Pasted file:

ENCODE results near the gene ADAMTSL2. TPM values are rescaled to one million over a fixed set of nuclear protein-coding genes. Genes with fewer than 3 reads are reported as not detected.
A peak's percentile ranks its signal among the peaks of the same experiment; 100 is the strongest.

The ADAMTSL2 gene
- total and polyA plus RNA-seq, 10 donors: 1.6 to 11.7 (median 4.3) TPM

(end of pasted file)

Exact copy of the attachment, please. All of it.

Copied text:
ENCODE results near the gene ADAMTSL2. TPM values are rescaled to one million over a fixed set of nuclear protein-coding genes. Genes with fewer than 3 reads are reported as not detected.
A peak's percentile ranks its signal among the peaks of the same experiment; 100 is the strongest.

The ADAMTSL2 gene
- total and polyA plus RNA-seq, 10 donors: 1.6 to 11.7 (median 4.3) TPM